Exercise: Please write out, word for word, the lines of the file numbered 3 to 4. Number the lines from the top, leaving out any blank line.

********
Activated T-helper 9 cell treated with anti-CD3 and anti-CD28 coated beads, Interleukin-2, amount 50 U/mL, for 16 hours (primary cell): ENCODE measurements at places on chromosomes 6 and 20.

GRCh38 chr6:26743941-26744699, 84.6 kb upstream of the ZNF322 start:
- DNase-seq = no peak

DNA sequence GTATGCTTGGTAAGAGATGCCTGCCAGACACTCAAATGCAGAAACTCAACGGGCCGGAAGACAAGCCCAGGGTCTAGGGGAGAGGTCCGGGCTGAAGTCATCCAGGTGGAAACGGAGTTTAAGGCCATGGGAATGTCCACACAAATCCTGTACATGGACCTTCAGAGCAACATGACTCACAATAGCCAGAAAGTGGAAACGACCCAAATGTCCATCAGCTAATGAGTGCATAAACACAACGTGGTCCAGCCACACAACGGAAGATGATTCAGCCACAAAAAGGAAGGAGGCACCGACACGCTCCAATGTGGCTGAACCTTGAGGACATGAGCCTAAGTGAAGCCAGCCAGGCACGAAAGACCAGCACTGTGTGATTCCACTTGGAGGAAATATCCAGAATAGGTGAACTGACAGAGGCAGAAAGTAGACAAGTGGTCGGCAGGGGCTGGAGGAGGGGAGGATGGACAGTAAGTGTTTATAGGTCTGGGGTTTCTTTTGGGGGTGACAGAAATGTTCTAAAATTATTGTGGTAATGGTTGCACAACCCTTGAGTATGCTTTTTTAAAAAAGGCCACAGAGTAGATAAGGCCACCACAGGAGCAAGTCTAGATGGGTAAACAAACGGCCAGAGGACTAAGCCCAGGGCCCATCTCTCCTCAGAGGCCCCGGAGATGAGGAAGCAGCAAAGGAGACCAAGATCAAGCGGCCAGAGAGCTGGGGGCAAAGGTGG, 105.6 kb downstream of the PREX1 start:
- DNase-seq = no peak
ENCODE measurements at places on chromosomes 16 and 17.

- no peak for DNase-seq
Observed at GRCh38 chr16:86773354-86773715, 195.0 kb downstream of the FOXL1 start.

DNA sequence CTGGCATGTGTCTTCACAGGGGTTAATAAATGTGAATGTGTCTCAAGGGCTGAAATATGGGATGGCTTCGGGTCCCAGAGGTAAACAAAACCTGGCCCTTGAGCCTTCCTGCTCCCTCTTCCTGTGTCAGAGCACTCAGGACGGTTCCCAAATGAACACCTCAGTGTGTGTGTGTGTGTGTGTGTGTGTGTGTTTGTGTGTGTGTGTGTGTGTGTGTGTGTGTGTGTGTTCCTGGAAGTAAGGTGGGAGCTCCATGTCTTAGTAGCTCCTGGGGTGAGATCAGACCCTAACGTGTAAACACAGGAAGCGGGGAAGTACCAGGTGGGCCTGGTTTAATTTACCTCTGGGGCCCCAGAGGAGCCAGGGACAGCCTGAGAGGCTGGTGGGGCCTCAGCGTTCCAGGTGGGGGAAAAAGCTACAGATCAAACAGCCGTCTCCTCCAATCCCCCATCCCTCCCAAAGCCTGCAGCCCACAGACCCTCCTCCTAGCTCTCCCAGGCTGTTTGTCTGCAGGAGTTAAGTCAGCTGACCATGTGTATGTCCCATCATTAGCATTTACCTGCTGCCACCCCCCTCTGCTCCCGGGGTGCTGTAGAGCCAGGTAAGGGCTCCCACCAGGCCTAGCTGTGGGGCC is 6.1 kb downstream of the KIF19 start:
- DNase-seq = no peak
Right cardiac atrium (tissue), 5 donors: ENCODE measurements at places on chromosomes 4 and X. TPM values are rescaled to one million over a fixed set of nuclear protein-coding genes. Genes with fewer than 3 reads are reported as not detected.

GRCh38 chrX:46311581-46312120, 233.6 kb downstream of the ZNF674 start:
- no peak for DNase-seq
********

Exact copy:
- DNase-seq = no peak

DNA sequence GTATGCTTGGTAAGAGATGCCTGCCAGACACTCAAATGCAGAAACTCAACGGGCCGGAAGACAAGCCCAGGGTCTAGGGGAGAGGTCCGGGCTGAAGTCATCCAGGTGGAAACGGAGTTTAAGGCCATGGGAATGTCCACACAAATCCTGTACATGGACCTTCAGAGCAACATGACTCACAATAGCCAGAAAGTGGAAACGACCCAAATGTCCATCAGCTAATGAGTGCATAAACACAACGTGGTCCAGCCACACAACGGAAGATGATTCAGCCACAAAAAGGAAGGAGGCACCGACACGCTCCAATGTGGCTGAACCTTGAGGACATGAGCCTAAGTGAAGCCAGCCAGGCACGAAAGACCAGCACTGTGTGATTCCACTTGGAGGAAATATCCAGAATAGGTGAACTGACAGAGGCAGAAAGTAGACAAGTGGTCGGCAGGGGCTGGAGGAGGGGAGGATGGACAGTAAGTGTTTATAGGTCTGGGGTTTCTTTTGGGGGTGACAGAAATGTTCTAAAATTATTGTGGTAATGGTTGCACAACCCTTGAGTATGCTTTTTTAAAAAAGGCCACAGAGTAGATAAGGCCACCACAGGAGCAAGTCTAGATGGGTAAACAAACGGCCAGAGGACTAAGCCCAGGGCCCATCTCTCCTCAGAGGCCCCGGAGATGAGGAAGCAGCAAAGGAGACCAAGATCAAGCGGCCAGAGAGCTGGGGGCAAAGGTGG, 105.6 kb downstream of the PREX1 start: